Dan Levitt says:

October 6, 2017 at 9:45 am

They are distracting the subject of Programmatic and sales reps. Between Sinclair, Tribune and their respective rep firms they will now have a virtual monopoly on controlling Spot Advertising especially in Duopoly+ markets and control bidding on programmatic because advertisers will only have the choice between Sinclairs Sales reps, Sinclair’s Rep Firm, Tribune’s Sales Reps and Tribune’s Rep Firm. That’s at least 4 Rep teams owned by Sinclair steering and manipulating Spots in the market.

Julien Devereux says:

October 6, 2017 at 9:46 am

It sounds to me like they are following the Clear Channel Radio rule book for expansion. Buy up everything they can, then buy off legislators to enlarge the total number of stations they can own and buy more. If they end up with more stations then they’re allowed to own in any given market, they’ll put them in a trust “for sale” and then never sell them. Then, sometime down the road, they’ll find themselves with more debt than they can possibly manage, and their product will turn into crap while they sell off all their tangible assets.

Snead Hearn says:

October 6, 2017 at 11:37 am

Just common business sense not to announce until DOJ and FCC make announcement on deal and rules. In 2003 when the flood gates opened . I remember Michael Powell saying something like relaxing the rules for ownership will promote diversity, competition and localism. Here we are 14 years later and Sinclair and Nexstar have become much larger and I am not sure about the diversity, localism and competition. Sinclair is doing what they need to do and the DOJ and FCC will make the decision. Any doubt on that decision?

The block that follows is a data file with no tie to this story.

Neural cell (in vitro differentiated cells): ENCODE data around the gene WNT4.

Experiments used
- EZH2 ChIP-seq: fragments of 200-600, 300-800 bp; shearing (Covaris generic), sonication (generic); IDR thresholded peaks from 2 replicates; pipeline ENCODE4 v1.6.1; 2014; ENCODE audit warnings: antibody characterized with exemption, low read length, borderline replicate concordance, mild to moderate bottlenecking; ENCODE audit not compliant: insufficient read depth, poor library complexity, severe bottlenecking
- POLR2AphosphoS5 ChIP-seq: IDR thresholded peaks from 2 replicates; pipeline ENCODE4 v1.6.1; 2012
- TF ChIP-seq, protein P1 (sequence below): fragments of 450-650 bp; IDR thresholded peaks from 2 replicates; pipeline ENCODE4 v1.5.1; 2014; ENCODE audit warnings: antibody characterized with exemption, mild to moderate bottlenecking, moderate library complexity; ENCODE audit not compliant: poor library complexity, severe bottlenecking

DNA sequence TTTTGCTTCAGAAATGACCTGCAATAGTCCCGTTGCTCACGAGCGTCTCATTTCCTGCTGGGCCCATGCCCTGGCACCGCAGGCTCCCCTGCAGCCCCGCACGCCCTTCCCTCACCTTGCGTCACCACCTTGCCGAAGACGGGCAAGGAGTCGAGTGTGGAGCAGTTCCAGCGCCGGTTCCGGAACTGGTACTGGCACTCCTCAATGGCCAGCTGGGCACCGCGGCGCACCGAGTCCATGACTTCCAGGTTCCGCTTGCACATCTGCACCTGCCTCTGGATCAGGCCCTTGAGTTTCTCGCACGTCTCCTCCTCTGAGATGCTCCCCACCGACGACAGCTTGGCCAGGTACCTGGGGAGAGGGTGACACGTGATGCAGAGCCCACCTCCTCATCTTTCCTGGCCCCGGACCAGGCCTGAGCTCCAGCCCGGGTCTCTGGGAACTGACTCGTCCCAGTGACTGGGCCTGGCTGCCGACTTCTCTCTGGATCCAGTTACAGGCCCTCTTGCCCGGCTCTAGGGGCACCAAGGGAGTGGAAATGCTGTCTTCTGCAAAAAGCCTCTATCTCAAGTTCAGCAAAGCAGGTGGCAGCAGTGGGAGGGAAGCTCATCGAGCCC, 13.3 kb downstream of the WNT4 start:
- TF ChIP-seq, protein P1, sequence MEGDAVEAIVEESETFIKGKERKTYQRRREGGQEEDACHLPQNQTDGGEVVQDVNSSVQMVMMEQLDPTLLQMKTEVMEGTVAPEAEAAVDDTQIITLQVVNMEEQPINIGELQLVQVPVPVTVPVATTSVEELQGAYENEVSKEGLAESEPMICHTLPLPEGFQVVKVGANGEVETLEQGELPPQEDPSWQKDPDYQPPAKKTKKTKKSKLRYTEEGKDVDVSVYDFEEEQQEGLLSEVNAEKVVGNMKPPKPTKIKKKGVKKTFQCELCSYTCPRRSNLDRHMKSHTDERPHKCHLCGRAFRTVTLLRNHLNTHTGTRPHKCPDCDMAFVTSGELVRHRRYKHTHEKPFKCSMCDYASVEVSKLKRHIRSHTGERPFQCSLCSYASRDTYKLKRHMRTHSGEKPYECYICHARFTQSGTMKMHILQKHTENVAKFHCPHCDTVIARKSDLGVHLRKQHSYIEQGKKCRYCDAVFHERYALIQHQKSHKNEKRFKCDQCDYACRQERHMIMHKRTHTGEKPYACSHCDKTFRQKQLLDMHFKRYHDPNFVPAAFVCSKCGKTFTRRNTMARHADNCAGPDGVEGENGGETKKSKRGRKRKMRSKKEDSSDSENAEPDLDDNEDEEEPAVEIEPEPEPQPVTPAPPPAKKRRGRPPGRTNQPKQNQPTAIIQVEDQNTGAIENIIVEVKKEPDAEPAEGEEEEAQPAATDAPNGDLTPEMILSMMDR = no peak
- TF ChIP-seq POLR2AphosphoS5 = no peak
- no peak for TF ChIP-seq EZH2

Dan Levitt says:

    October 6, 2017 at 1:54 pm

    except this was a direct request for specific Additional Information DUE By Oct 5th.. Not providing information requested by the government Raises Red Flags, especially when multiple agencies including the DOJ are involved –

Shenee Howard says:

October 6, 2017 at 12:19 pm

Just by asking the question of Sinclair, the FCC admits change in ownership rules (hopefully not) won’t be coming quickly. Unlike the reversal of the outdated UHF discount elimination, hearings will be needed as well as in depth analysis. Perhaps being Pai(d) already, the FCC Chairman realizes if he goes too far, it will be clear whose pocket he is in. The fact a major corporation has defied the FCC should influence the decision. It may end up Sinclair has to sell the big market stations to stay under the cap, plus the conflict stations.

Snead Hearn says:

October 6, 2017 at 12:28 pm

Don’t see Sinclair wanting this without the large market stations but makes sense for them to divest some smaller markets…. All speculation at this point but this will definitely be a “landmark decision”…

John Livingston says:

October 6, 2017 at 11:23 pm

I think Sinclair will sell off Fox17 and that is all that I want them to do no sidecars Cunningham as I don’t see Sinclair selling off WWMT just my opinion. I was hoping to see if they were going to divest in their letter to FCC & DOJ.